Les McCrimmon – Waiver of Client Legal Privilege

Report
Waiver of Client Legal
Privilege
Presented by
Prof Les McCrimmon
William Forster Chambers &
Charles Darwin University
NTBA-CDU 2014 CIVIL LAW CONFERENCE, DILI, TIMOR-LESTE 10-12 JULY 2014
Focus of Discussion
• Waiver under s 122 of the ENULA (NT)
• Establishing inconsistency
• Disclosure Waiver
• Issue Waiver
NTBA-CDU 2014 CIVIL LAW CONFERENCE, DILI, TIMOR-LESTE 10-12 JULY 2014
Governing Law
Evidence (National Uniform Legislation) Act (NT) s122
Waiver of client legal privilege (CLP) can occur by:
 consent (s 122(1))
 privilege holder has acted in a way that is “inconsistent with
the maintenance of the privilege” (s 122(2))
Common law principles established in Mann v Carnell (1999)
201 CLR 1 incorporated into UEA
NTBA-CDU 2014 CIVIL LAW CONFERENCE, DILI, TIMOR-LESTE 10-12 JULY 2014
ENULA (NT) s 131A
Pursuant to s 131A, Pt 3.10 or the ENULA (NT) (other than: s 123 re loss
of CLP re defendants in criminal proceedings, s 128 re privilege re selfincrimination) applies to the pre-trial stages of civil proceedings.
Includes:
• summons or subpoena
• pre-trial discovery and interrogatories
• non-party discovery
• notice to produce
• request to produce document under Pt 4.6, Div 1 (request provisions)
NTBA-CDU 2014 CIVIL LAW CONFERENCE, DILI, TIMOR-LESTE 10-12 JULY 2014
Requirement of Inconsistency
Mann v Carnell (1999) 201 CLR 1 at [29] (per Gleeson CJ,
Gaudron, Gummow and Callinan JJ)
“What brings about the waiver is the inconsistency, which the courts,
where necessary informed by considerations of fairness, perceive,
between the conduct of the client and maintenance of the confidentiality;
not some overriding principle of fairness operating at large.”
NTBA-CDU 2014 CIVIL LAW CONFERENCE, DILI, TIMOR-LESTE 10-12 JULY 2014
Fact Sensitive
The inquiry mandated by the ‘inconsistency principle’ in s 122(2) of the
ENULA (NT) must focus on the facts of a particular case. As the Full
Court of the Federal Court stated in Commissioner of Taxation v Rio Tinto
(2006) 151 FCR 341 at [45], “it follows that other cases in which implied
waiver has been considered provide limited guidance unless they arise
out of the same facts”.
NTBA-CDU 2014 CIVIL LAW CONFERENCE, DILI, TIMOR-LESTE 10-12 JULY 2014
Express or Implied Waiver
Disclosure
Implied
Issue
State of mind
NTBA-CDU 2014 CIVIL LAW CONFERENCE, DILI, TIMOR-LESTE 10-12 JULY 2014
Disclosure Waiver
Disclosure of the fact of, or even the conclusions of, legal advice will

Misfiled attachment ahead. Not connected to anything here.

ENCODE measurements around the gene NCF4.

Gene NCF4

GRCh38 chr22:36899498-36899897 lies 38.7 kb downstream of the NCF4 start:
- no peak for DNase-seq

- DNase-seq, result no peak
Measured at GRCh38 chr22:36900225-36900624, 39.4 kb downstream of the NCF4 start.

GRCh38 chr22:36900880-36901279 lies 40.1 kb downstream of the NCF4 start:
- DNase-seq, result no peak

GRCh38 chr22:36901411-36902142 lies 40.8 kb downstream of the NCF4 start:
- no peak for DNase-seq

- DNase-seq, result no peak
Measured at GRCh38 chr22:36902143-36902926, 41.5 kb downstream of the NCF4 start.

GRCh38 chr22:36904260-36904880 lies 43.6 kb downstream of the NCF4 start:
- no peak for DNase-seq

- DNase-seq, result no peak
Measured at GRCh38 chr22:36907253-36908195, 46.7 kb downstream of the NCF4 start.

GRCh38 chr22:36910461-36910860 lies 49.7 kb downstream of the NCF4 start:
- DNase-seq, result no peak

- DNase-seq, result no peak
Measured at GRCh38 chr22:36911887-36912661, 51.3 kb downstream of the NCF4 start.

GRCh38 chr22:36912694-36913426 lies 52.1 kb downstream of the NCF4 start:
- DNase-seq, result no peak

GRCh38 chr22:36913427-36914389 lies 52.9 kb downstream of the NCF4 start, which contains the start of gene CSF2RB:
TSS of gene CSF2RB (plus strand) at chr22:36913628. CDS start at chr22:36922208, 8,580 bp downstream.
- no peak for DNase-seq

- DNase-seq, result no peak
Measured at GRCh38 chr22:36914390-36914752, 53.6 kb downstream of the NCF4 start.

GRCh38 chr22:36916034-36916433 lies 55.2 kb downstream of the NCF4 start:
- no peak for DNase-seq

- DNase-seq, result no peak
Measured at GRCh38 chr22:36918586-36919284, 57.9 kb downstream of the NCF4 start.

not necessarily result in an implied waiver of client legal privilege. The
court will look at the reason for the disclosure. If the facts indicate that
the disclosing party is seeking to deploy a partial disclosure of the legal
advice for a forensic advantage, while at the same time seeking to
deny the other party an opportunity to see the full text of the privileged
communication, then such conduct will likely be held to be inconsistent
with the maintenance of the privilege within the meaning of s 122(2)
ENULA (NT): British American Tobacco v Secretary, Department of
Health and Aging (2011) 195 FCR 123 at [47], [58]; Osland v Secretary
of the Department of Justice (2008) 234 CLR 275 at [45]-[46].
NTBA-CDU 2014 CIVIL LAW CONFERENCE, DILI, TIMOR-LESTE 10-12 JULY 2014
Issue Waiver
Privilege may be waived pursuant to s 122(2) ENULA (NT) where the
content of the privileged communication has been put in issue in the
proceeding by the party entitled to the privilege.
Putting the privileged communication in issue can occur in a number of
ways, for example:
• by making an assertion in the pleadings as to the state of mind of a party.
See, for example, Liquorland (Australia) Pty Ltd v Anghie (2003) 7 VR 27;
• by asserting in particulars provided to the other side that a party took into
account matters evidenced by privileged documents. See, for example,
Commissioner of Taxation v Rito Tinto Ltd (2006) 151 FCR 341
NTBA-CDU 2014 CIVIL LAW CONFERENCE, DILI, TIMOR-LESTE 10-12 JULY 2014
Establishing Issue Waiver
“Where a party to proceedings makes an assertion as part of his case that puts the
contents of a privileged document in issue, or necessarily opens them up to
scrutiny, with the consequence that that an inconsistency arises between the
making of the assertion and the maintenance of the privilege, privilege will be
impliedly waived. It does not matter that the privilege holder did not subjectively
intend to lose the benefit of the privilege”: headnote - Commissioner of Taxation v
Rio Tinto Ltd (2006) 151 FCR 341 at [52], [68], [43].
NTBA-CDU 2014 CIVIL LAW CONFERENCE, DILI, TIMOR-LESTE 10-12 JULY 2014
Proving inconsistency critical
1. The mere fact that a party raises an issue as to his or her state of mind, and the
basis for it, does not generally raise a relevant inconsistency – for example, the
assertion in a pleading that a party was mislead and the factual basis for it.
2. Nor does the mere acknowledgment by a party that privileged documents were
relevant to reaching his or her asserted state of mind generally raise a relevant
inconsistency.
3. To satisfy the test of waiver in s 122(2) ENULA (NT), it must be shown that an
inconsistency arises between the making of an assertion as to state of mind and
the maintenance of the privilege. In such a case “a court is bound to analyse the
acts or omissions of the privilege holder that are said to be inconsistent with the
maintenance of the privilege”: C of T v Rio Tinto at [45]. See also [67], [71].
NTBA-CDU 2014 CIVIL LAW CONFERENCE, DILI, TIMOR-LESTE 10-12 JULY 2014
Questions
NTBA-CDU 2014 CIVIL LAW CONFERENCE, DILI, TIMOR-LESTE 10-12 JULY 2014
Thank You/Obrigados
Prof Les McCrimmon
Ph: (08) 8982 4700
E: [email protected]
NTBA-CDU 2014 CIVIL LAW CONFERENCE, DILI, TIMOR-LESTE 10-12 JULY 2014

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